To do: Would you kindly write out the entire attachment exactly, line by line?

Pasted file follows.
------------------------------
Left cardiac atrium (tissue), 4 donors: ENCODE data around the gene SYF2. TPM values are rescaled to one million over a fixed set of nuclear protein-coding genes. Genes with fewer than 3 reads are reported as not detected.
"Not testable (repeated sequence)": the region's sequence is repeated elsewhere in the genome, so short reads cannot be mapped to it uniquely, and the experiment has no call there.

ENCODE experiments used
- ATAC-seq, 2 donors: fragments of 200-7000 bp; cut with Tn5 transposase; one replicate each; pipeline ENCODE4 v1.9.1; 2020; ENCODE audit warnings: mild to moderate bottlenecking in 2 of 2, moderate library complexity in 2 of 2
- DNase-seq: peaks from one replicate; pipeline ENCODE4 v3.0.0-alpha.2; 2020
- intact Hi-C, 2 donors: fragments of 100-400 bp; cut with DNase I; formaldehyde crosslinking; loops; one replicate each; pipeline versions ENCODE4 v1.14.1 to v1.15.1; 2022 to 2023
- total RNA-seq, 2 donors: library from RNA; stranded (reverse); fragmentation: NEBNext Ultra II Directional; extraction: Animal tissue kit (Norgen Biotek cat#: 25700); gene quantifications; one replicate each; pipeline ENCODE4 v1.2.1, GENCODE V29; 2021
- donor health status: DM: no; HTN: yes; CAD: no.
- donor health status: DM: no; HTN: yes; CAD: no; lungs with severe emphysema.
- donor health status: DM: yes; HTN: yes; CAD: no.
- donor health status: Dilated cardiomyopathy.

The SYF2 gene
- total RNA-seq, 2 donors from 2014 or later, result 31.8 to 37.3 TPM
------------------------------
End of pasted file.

Left cardiac atrium (tissue), 4 donors: ENCODE data around the gene SYF2. TPM values are rescaled to one million over a fixed set of nuclear protein-coding genes. Genes with fewer than 3 reads are reported as not detected.
"Not testable (repeated sequence)": the region's sequence is repeated elsewhere in the genome, so short reads cannot be mapped to it uniquely, and the experiment has no call there.

ENCODE experiments used
- ATAC-seq, 2 donors: fragments of 200-7000 bp; cut with Tn5 transposase; one replicate each; pipeline ENCODE4 v1.9.1; 2020; ENCODE audit warnings: mild to moderate bottlenecking in 2 of 2, moderate library complexity in 2 of 2
- DNase-seq: peaks from one replicate; pipeline ENCODE4 v3.0.0-alpha.2; 2020
- intact Hi-C, 2 donors: fragments of 100-400 bp; cut with DNase I; formaldehyde crosslinking; loops; one replicate each; pipeline versions ENCODE4 v1.14.1 to v1.15.1; 2022 to 2023
- total RNA-seq, 2 donors: library from RNA; stranded (reverse); fragmentation: NEBNext Ultra II Directional; extraction: Animal tissue kit (Norgen Biotek cat#: 25700); gene quantifications; one replicate each; pipeline ENCODE4 v1.2.1, GENCODE V29; 2021
- donor health status: DM: no; HTN: yes; CAD: no.
- donor health status: DM: no; HTN: yes; CAD: no; lungs with severe emphysema.
- donor health status: DM: yes; HTN: yes; CAD: no.
- donor health status: Dilated cardiomyopathy.

The SYF2 gene
- total RNA-seq, 2 donors from 2014 or later, result 31.8 to 37.3 TPM